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Build Better Bones

Our bones remain strong throughout young adulthood. As we hit middle age, they slowly begin to thin out. In women, this process accelerates after menopause, but there are ways to put on the brakes. One of the best lines of defense is your diet — eating the right foods can give you the maximum peak bone mass and boost your bone density at any age.

Got Milk?

Calcium is the cornerstone of strong bones. Adults younger than 50 need 1,000 milligrams per day, and people over 50 need 1,200 milligrams a day. The pop star of calcium sources is undoubtedly milk. A single 8-ounce cup of milk, whether skim, low-fat, or whole, has 300 milligrams of calcium.

Yogurt and Cheese

Not a milk drinker? A cup of yogurt has at least as much calcium as an 8-ounce cup of milk. And one ounce of Swiss cheese has nearly as much. Even if you’re lactose intolerant, there are now plenty of dairy products that are lactose-reduced or lactose-free. Removing lactose from milk and dairy foods does not affect the calcium content.

Sardines

Milk and dairy products are not the only ways to get calcium. Another excellent source is sardines. All those little fish bones have just what you need to build bone mass in your own body. Eating 3 ounces of canned sardines delivers a little more calcium than a cup of milk.

Greens

You might be surprised to learn that calcium is plentiful in many vegetables. Go for greens such as bok choy, Chinese cabbage, and kale. The traditional soul food favourites, collard and turnip greens, offer a lot of calcium, too. One cup of chopped, cooked turnip greens has about 200 milligrams of calcium.

Fortified Foods

If dairy products, sardines, and leafy greens leave you cold, consider eating fortified foods. These are products that do not naturally contain calcium but have been enhanced with varying amounts of the essential mineral. Breakfast foods are a great start — fortified orange juice has up to 240 milligrams of calcium, and fortified cereals deliver up to 1,000 milligrams per cup. Check the nutritional label for the exact amount.

Calcium Supplements

Supplements are an easy way to boost your calcium intake, but some reports suggest you may not need them. If you’re already getting enough calcium from the foods you eat, taking more in pill form won’t contribute to bone health. Experts say there’s no benefit in getting more than 1,500 milligrams of calcium per day. To maximise absorption of calcium supplements, take no more than 500 milligrams at one time. Some calcium supplements, such as calcium carbonate, are better absorbed if taken with meals; however, calcium citrate can be taken anytime.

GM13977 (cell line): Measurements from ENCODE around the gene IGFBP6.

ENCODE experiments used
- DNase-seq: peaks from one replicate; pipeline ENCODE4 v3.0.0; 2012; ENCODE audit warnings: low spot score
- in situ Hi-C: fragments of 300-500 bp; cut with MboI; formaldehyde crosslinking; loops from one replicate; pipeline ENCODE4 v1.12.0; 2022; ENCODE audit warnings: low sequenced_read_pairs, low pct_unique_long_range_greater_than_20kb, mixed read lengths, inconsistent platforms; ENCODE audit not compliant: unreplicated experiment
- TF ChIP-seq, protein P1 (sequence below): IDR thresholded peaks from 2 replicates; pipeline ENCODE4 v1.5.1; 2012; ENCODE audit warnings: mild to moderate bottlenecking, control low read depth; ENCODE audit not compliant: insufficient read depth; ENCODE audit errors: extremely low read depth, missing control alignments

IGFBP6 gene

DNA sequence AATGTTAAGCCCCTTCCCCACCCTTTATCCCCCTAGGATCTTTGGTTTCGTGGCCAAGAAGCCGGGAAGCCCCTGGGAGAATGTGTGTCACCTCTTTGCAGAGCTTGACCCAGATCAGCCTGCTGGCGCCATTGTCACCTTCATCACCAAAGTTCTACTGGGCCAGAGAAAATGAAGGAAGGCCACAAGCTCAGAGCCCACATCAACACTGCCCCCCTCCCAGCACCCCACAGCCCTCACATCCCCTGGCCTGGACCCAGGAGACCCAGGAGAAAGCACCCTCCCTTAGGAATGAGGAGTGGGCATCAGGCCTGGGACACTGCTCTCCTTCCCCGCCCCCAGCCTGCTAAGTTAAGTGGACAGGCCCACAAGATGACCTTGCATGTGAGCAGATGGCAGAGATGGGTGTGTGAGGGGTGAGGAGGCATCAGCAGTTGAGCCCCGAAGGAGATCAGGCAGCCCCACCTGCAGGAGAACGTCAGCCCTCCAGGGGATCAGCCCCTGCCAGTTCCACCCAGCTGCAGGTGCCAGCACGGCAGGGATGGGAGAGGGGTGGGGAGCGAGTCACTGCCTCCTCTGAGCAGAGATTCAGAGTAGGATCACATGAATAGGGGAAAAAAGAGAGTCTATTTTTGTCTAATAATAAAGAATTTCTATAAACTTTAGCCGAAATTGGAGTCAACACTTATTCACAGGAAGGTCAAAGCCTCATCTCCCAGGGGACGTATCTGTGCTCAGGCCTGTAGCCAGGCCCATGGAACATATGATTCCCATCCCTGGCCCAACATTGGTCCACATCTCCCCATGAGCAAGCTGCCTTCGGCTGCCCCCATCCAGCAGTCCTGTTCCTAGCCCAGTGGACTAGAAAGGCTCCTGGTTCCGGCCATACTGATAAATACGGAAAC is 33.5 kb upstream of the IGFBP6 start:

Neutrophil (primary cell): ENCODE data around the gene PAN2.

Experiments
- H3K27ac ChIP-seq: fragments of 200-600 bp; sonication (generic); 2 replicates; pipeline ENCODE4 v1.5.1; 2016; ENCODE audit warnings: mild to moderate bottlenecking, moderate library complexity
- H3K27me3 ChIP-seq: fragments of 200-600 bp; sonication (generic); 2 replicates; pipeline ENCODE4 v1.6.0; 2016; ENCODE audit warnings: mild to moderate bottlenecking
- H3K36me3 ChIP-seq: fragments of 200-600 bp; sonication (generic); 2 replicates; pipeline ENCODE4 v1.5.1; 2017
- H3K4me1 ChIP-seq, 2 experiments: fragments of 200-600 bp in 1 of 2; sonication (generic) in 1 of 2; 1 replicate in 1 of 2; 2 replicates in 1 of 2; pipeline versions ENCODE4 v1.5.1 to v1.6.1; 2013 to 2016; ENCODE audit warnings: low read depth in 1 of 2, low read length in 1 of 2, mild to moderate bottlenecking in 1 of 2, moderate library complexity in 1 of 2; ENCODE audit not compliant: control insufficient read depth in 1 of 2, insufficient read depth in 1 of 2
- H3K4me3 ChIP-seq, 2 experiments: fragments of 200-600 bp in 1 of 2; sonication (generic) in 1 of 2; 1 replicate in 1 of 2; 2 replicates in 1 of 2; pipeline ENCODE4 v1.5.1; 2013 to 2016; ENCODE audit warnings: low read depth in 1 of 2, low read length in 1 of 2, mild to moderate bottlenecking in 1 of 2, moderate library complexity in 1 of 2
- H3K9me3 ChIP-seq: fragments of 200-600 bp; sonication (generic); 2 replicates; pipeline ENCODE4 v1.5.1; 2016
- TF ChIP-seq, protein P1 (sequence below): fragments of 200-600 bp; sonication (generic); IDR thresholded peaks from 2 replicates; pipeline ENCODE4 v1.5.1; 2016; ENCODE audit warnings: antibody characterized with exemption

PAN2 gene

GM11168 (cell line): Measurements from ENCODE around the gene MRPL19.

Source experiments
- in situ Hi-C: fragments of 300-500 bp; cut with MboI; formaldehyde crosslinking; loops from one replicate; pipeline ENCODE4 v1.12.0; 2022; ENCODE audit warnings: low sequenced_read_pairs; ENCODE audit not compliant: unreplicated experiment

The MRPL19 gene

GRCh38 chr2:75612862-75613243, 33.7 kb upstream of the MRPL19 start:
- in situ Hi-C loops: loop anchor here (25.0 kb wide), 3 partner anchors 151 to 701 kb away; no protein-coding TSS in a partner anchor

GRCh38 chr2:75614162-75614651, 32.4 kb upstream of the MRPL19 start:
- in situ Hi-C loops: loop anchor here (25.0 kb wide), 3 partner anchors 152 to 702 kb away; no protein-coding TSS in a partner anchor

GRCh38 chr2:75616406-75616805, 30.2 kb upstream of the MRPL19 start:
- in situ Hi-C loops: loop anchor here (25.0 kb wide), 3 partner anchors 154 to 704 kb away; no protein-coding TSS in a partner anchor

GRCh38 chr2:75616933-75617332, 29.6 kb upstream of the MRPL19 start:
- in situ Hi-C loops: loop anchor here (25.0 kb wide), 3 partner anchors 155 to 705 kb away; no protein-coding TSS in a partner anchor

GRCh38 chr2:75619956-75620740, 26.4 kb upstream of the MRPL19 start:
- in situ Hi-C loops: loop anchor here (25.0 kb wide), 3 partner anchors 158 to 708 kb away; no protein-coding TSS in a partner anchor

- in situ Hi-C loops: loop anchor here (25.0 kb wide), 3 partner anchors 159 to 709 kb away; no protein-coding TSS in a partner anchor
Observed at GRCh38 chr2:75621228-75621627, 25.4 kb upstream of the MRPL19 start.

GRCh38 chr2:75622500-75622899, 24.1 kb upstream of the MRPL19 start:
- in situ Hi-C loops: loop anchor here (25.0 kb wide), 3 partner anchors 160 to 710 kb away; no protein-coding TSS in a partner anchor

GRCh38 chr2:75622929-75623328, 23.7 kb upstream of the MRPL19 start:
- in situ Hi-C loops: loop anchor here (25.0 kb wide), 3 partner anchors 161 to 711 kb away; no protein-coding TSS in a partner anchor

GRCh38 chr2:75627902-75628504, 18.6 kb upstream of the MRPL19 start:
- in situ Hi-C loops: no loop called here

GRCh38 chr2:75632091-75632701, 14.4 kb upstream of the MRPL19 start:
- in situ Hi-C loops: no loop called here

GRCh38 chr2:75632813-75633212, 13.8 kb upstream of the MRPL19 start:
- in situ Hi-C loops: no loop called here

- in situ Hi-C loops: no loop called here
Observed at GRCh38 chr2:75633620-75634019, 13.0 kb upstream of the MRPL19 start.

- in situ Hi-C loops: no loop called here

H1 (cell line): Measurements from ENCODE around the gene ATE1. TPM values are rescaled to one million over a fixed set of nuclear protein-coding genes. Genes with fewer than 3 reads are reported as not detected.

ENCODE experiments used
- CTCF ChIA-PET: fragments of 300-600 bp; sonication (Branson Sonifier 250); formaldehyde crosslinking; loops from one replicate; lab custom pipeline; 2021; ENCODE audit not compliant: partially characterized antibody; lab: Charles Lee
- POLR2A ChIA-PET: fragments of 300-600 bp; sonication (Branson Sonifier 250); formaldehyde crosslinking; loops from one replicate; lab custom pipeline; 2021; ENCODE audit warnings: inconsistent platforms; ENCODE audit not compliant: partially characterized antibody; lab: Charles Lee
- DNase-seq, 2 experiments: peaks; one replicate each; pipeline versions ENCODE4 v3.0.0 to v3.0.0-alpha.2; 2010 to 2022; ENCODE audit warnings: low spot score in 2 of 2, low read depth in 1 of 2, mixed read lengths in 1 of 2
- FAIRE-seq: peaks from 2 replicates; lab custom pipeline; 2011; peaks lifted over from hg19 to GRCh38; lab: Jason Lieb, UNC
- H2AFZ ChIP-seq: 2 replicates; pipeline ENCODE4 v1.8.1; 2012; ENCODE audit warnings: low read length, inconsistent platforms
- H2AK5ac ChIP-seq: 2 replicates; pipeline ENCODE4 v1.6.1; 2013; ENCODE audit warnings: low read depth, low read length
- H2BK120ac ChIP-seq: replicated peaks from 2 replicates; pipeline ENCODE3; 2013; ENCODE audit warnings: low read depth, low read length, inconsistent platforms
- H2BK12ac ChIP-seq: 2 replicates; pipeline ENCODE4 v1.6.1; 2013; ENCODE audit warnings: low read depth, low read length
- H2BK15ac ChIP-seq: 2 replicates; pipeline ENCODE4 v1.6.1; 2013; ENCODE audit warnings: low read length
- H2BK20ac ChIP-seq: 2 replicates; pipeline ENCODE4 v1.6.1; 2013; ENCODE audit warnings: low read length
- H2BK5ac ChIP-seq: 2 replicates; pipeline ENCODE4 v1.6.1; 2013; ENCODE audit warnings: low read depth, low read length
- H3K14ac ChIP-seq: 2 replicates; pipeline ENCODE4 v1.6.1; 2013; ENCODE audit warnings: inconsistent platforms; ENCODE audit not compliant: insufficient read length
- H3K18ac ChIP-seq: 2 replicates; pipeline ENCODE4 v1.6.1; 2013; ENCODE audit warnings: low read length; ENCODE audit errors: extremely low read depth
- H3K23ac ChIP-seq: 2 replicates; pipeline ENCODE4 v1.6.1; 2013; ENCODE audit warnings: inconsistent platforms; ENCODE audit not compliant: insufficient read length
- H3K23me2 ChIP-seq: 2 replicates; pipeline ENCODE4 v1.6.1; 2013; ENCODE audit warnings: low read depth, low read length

Soy Foods

Half a cup of tofu contains 258 milligrams of calcium, but calcium is not the only mineral that gives bones a leg up. New research suggests plant-based chemicals called isoflavones strengthen bone density as well. Isoflavones are plentiful in soy foods, such as tofu, and appear to have an estrogen-like effect on the body. This may make soy useful in warding off bone disease in postmenopausal women.

Salmon

Salmon and other types of fatty fish offer an array of bone-boosting nutrients. They contain calcium as well as vitamin D, which assists in calcium absorption. They’re also high in omega-3 fatty acids. Fish oil supplements have been shown to reduce bone loss in elderly women and may prevent osteoporosis.

Nuts and Seeds

Nuts and seeds can bolster bone health in several ways. Almonds, pistachios, and sunflower seeds are all high in calcium. Walnuts and flaxseeds are packed with omega-3 fatty acids. Peanuts and almonds contain potassium, which protects against the loss of calcium in urine. Nuts also contain protein and other nutrients that play a supportive role in building strong bones.

Hold the Salt

Salt is a major culprit in depriving the body of calcium. The more salt you eat, the more calcium gets carried away by urine. Sticking to a low-salt diet can help you keep more calcium to strengthen your bones.

Sunshine

OK, sunshine is technically not a food. But it is the best source of a nutrient that is found in surprisingly few foods. The body produces vitamin D in response to sunlight. Without vitamin D, our bodies cannot properly absorb calcium. Although milk is often fortified with vitamin D, one 8-ounce cup is usually not enough to maximise calcium absorption. Doctors recommend taking a vitamin D supplement if you live in an area where sun exposure is limited.


Reference: WebMD

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